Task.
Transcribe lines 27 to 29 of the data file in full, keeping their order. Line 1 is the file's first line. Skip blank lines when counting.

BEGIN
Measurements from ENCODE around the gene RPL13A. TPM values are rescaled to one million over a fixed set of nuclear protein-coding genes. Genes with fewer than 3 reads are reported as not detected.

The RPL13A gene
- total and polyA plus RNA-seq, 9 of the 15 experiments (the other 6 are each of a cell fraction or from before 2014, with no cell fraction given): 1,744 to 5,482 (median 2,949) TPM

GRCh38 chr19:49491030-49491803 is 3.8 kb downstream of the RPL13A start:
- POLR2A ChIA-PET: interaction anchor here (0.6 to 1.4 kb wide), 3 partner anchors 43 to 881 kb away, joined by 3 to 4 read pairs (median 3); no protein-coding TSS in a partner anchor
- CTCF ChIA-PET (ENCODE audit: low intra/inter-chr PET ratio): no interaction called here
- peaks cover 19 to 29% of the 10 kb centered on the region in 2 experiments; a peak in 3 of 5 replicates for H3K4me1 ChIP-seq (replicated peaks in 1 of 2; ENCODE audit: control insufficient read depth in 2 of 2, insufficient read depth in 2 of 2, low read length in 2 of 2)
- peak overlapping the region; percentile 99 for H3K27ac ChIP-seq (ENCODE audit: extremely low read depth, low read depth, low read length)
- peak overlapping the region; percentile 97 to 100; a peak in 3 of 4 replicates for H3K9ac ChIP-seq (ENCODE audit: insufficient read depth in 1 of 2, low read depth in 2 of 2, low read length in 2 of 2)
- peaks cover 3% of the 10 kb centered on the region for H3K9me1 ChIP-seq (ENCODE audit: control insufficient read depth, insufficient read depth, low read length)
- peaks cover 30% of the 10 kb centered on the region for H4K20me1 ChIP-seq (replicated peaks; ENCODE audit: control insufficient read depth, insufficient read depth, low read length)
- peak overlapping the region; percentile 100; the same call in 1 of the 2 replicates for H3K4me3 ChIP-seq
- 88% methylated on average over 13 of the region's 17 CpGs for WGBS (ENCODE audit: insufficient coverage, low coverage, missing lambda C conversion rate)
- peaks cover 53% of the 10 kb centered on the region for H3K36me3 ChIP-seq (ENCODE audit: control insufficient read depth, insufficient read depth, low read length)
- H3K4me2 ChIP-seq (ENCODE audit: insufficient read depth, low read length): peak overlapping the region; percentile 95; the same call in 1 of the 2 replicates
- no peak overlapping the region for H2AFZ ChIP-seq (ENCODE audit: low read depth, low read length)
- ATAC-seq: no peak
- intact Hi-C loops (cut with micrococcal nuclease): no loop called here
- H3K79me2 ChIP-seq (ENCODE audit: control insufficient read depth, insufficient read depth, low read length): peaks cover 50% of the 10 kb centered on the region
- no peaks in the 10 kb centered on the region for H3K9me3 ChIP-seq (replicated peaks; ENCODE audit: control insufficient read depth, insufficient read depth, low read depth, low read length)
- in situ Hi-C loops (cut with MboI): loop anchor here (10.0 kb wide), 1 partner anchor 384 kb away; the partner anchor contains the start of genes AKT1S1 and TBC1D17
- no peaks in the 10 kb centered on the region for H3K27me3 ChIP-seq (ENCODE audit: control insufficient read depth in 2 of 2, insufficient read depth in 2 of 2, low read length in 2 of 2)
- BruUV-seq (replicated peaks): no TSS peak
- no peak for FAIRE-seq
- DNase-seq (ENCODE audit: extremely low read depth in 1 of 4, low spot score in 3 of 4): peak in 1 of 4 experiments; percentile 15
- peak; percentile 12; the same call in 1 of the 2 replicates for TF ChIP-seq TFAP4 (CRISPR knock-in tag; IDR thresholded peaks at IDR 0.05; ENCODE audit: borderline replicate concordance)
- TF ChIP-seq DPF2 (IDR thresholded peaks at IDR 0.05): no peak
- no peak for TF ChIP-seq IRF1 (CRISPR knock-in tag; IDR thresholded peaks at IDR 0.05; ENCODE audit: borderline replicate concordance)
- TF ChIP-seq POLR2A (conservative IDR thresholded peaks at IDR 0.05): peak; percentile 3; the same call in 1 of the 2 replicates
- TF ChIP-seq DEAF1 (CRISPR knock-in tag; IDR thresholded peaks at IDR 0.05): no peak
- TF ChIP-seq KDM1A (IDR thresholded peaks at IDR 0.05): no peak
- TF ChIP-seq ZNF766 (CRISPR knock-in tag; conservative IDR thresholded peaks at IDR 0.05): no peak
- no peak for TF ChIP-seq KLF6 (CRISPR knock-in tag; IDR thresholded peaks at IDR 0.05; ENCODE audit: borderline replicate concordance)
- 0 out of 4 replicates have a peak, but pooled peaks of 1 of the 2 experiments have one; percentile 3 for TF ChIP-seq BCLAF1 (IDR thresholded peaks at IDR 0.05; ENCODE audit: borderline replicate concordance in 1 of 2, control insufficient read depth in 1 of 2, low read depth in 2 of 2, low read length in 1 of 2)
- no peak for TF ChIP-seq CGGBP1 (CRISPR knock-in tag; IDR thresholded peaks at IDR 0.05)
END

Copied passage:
- TF ChIP-seq DPF2 (IDR thresholded peaks at IDR 0.05): no peak
- no peak for TF ChIP-seq IRF1 (CRISPR knock-in tag; IDR thresholded peaks at IDR 0.05; ENCODE audit: borderline replicate concordance)
- TF ChIP-seq POLR2A (conservative IDR thresholded peaks at IDR 0.05): peak; percentile 3; the same call in 1 of the 2 replicates